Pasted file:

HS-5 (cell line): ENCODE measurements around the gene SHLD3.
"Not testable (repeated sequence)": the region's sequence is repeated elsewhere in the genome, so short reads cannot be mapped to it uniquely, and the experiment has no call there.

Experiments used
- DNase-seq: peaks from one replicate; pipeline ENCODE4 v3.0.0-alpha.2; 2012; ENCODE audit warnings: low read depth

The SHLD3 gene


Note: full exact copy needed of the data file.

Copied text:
HS-5 (cell line): ENCODE measurements around the gene SHLD3.
"Not testable (repeated sequence)": the region's sequence is repeated elsewhere in the genome, so short reads cannot be mapped to it uniquely, and the experiment has no call there.

Experiments used
- DNase-seq: peaks from one replicate; pipeline ENCODE4 v3.0.0-alpha.2; 2012; ENCODE audit warnings: low read depth

The SHLD3 gene